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The Ottoman Empire was one of the most powerful political entities of the second millenium, having completely changed the scenario of the Middle East, the Balkans, northern Africa and, indirectly, the whole West. The house of Osmanoğlu, with its headquarters in present-day Turkey, struck the final blow to the world's longest-lasting empire and shaped what we today know as Islam. But what if, instead of the Ottomans, another group had risen to power in the Anatolian peninsula? What would the world look like?
The idea for Amber Dawn first appeared in 2014, as a background for a fictional nation. It was not originally meant to be an alternate history timeline, so, in order to make it fit in the real world, a lot had to be changed, and dozens of research hours were spent.
Our point of divergence (PoD) is something that may seem completely insignificant at first. Until around the 15th century, the divergences between our timeline and the real world are much more local, with little impact on the rest of the world. But, as you have seen in the pre-introduction (meh, no better name for it), you will soon start to see the profound changes that this PoD has brought to our society. So hop on the ship and let's start!
- Whenever I refer to AD, I'm talking about the Amber Dawn alternate timeline.
- Please don't edit this file. I've been putting a lot of work in the project for almost two years, so it wouldn't be nice if someone just came and threw it in the trash
- If you have any mistakes or suggestions you would like to point out, please put them in the talk page.
Special thanks to Ilkay K.
Before the divergence
The Turkic Khaganate, also known as Göktürk, was the dominant power in much of Central Asia during the early middle ages. However, in 581 CE, the fourth Khagan of the Turks, Taspar Qaghan, died, leaving a power vacuum in the realm. While Taspar had supported his nephew Töremen as the next Khagan, traditional Turkic rule was that Taspar's son, Amrak, would assume power. After Taspar's death, the Kurultay (Turkic council) chose Amrak as the next Khagan, in compliance to traditional succession laws. This made the government highly unstable, forcing Amrak to give the throne to his ally Shetu. Shetu then became the de jure Khagan under the name of Ishbara, although the other claimants to the throne were not subdued. Two powerful claimant factions were at conflict: one comprised of Töremen and his ally Tardush, who was the yabgu (Turkic equivalent to viceroy) in the western portions of the realm; other, of Amrak and his ally Shetu, who was Taspar's cousin.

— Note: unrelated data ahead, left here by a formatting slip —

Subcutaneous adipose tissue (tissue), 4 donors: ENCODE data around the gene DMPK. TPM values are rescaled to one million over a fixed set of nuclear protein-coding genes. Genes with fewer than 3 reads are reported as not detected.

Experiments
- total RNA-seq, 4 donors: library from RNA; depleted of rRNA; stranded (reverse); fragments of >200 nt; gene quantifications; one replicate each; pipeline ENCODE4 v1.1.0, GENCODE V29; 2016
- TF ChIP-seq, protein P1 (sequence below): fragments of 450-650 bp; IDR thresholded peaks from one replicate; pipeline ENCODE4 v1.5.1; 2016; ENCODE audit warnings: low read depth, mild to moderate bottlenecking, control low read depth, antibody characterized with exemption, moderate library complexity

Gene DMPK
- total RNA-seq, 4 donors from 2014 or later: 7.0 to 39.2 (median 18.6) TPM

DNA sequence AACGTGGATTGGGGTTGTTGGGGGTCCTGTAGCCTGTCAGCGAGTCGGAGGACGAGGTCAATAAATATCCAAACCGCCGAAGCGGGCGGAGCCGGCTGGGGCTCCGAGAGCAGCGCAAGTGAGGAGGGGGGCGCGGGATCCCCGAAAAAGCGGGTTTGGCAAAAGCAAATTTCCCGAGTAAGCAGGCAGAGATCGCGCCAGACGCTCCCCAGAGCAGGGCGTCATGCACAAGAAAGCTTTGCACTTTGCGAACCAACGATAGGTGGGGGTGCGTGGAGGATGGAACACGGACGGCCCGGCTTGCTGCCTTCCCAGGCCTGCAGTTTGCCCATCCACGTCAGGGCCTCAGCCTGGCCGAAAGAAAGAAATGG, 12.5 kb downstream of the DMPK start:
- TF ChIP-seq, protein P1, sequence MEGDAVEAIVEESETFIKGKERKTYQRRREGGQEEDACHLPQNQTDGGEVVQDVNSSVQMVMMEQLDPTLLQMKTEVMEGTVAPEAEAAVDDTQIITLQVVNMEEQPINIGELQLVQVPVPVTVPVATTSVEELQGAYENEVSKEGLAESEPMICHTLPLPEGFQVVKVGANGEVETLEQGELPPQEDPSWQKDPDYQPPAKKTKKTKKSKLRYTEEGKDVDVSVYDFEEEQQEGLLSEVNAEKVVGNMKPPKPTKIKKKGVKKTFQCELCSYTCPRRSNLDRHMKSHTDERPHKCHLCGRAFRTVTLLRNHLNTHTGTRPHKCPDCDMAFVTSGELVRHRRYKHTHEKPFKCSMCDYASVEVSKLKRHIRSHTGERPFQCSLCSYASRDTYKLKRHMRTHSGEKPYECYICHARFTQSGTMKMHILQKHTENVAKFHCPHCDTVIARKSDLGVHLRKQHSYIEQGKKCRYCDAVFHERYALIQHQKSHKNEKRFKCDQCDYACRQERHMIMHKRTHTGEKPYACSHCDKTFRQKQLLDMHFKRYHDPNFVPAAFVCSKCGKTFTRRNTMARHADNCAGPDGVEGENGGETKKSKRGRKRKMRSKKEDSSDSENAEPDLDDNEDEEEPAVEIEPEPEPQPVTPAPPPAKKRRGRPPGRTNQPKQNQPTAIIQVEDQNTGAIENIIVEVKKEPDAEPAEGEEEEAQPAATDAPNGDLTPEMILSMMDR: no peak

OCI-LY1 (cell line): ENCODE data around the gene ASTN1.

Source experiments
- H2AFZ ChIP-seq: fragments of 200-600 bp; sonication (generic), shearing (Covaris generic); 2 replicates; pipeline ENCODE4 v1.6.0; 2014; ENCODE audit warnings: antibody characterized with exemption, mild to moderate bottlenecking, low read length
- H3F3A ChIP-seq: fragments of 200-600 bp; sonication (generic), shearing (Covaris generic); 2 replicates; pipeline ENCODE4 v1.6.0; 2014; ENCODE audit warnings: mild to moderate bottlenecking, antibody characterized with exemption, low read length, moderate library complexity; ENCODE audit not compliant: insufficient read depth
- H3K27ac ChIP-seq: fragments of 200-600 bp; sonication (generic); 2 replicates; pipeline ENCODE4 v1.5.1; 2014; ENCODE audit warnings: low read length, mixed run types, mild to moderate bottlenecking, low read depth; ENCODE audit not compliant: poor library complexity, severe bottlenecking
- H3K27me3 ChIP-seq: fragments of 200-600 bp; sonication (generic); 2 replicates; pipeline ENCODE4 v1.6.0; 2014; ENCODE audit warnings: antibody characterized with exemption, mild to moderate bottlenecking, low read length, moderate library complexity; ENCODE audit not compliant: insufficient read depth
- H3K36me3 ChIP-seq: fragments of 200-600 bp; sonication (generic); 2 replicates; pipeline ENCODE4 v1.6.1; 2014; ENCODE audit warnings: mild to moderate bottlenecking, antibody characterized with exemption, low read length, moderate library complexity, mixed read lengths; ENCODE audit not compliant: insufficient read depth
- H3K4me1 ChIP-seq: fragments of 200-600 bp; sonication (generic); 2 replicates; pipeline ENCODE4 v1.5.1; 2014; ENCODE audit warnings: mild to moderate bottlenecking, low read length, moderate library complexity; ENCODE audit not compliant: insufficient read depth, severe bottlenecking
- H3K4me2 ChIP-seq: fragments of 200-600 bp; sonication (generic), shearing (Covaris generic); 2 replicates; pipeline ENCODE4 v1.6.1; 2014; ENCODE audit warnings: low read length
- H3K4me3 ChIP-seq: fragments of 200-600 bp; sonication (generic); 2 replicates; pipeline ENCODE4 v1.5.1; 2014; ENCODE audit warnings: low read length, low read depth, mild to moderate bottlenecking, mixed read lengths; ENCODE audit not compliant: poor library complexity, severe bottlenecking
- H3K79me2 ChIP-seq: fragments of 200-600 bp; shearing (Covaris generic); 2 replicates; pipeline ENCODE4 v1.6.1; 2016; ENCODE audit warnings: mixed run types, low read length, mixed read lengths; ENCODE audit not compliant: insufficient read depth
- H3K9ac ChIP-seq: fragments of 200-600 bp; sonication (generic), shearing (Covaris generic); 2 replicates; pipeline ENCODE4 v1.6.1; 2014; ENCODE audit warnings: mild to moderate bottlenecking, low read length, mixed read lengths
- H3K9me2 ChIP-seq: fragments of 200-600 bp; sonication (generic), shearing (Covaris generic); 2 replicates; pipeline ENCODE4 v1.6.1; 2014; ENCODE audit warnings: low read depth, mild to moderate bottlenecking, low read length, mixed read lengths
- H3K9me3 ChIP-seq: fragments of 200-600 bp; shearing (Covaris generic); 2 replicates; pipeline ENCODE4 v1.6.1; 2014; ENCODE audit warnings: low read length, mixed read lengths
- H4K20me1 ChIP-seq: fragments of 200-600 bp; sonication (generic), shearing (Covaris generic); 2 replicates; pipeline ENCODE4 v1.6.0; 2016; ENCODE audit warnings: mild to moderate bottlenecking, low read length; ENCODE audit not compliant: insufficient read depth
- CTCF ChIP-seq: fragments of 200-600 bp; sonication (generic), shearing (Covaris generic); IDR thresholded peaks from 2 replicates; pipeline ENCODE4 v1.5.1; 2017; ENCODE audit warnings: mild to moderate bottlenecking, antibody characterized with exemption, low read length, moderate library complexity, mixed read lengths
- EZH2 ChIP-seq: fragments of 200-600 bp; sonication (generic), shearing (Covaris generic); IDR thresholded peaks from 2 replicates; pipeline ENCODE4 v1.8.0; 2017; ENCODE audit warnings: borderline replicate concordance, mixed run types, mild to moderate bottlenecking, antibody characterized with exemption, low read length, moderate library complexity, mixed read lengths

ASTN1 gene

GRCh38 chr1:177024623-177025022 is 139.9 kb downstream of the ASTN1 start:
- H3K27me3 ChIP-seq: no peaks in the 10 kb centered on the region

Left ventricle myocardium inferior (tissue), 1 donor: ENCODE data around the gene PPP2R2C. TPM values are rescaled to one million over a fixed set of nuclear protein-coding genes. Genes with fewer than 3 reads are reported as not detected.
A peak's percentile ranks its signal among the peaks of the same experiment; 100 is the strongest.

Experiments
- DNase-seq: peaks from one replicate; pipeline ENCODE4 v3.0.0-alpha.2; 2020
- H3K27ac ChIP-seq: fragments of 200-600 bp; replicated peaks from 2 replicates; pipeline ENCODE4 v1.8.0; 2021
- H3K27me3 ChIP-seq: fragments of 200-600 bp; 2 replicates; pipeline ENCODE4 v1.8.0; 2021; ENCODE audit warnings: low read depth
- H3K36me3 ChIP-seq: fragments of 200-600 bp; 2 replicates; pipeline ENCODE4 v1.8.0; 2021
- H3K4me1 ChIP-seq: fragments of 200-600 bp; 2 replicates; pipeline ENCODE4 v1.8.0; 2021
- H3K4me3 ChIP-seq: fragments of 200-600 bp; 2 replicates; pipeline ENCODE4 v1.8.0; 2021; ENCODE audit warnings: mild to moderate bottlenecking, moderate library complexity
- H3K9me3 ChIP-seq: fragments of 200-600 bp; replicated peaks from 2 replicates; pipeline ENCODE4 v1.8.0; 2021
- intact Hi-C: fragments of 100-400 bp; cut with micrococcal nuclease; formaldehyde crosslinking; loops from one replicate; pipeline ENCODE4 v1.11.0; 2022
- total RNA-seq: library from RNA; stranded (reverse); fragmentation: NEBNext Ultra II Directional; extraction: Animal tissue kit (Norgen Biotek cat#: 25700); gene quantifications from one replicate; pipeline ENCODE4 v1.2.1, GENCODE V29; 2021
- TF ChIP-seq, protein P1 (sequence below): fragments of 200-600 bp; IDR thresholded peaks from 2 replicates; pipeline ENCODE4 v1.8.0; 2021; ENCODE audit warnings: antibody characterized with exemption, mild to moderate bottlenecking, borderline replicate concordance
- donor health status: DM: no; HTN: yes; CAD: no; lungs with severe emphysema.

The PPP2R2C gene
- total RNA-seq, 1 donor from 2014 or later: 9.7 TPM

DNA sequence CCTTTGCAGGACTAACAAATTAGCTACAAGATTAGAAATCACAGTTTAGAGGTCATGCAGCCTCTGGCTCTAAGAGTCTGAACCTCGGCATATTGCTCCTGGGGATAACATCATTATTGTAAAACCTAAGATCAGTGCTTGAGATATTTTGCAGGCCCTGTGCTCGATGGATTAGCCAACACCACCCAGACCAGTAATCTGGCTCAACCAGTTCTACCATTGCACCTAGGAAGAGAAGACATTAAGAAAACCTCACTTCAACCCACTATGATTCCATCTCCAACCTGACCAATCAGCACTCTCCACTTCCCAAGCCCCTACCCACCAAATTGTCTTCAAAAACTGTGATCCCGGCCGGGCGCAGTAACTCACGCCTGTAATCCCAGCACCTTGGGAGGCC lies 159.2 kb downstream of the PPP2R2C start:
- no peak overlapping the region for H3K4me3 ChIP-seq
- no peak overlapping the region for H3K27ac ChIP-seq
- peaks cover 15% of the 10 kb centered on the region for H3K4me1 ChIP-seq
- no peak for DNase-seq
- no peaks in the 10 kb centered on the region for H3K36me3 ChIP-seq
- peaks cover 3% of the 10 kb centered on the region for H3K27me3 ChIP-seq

The point of divergence (PoD) - CE 583
What happened in OTL (and not in AD)
In 584, a civil war between Ishbara and Töremen was sprung when the former raided the latter's territory. Töremen then sought exile with Tardush, who sent his army against the Khagan. Ishbara, however, allied himself to Sui China (隋朝) and managed to defeat Tardush by poisoning his water wells. Nonetheless, Tardush, who was also a claimant to the high throne, kept control of the western territories, which eventually led to the split between Western and Eastern Khaganates in 603.